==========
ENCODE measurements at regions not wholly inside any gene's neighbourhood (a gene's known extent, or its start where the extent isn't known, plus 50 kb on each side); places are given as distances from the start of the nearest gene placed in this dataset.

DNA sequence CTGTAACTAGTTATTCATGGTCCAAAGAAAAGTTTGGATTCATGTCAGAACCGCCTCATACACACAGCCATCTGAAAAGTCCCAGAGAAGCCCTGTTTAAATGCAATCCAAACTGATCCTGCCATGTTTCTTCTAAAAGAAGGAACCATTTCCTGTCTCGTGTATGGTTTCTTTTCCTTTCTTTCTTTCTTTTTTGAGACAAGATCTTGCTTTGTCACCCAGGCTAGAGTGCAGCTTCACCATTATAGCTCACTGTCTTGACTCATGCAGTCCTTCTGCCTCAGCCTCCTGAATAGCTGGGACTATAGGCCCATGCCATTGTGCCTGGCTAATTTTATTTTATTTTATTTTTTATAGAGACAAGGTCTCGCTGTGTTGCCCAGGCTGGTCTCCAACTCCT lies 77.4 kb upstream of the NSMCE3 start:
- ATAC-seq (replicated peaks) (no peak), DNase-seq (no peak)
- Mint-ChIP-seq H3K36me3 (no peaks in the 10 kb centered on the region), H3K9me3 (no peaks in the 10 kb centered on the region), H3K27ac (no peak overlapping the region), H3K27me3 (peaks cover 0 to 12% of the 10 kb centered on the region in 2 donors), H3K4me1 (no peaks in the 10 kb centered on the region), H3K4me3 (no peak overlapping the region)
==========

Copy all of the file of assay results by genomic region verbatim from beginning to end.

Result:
ENCODE measurements at regions not wholly inside any gene's neighbourhood (a gene's known extent, or its start where the extent isn't known, plus 50 kb on each side); places are given as distances from the start of the nearest gene placed in this dataset.

DNA sequence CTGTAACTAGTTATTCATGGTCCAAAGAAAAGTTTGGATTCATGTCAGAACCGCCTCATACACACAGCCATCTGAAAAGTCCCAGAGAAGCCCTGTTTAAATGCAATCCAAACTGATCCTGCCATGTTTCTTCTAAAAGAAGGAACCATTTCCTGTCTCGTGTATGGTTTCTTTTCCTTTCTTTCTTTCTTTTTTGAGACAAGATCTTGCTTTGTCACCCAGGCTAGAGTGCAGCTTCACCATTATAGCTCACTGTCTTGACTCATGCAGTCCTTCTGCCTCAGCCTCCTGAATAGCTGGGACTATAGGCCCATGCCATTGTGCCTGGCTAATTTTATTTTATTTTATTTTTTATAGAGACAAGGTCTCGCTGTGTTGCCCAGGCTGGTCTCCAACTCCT lies 77.4 kb upstream of the NSMCE3 start:
- ATAC-seq (replicated peaks) (no peak), DNase-seq (no peak)
- Mint-ChIP-seq H3K36me3 (no peaks in the 10 kb centered on the region), H3K9me3 (no peaks in the 10 kb centered on the region), H3K27ac (no peak overlapping the region), H3K27me3 (peaks cover 0 to 12% of the 10 kb centered on the region in 2 donors), H3K4me1 (no peaks in the 10 kb centered on the region), H3K4me3 (no peak overlapping the region)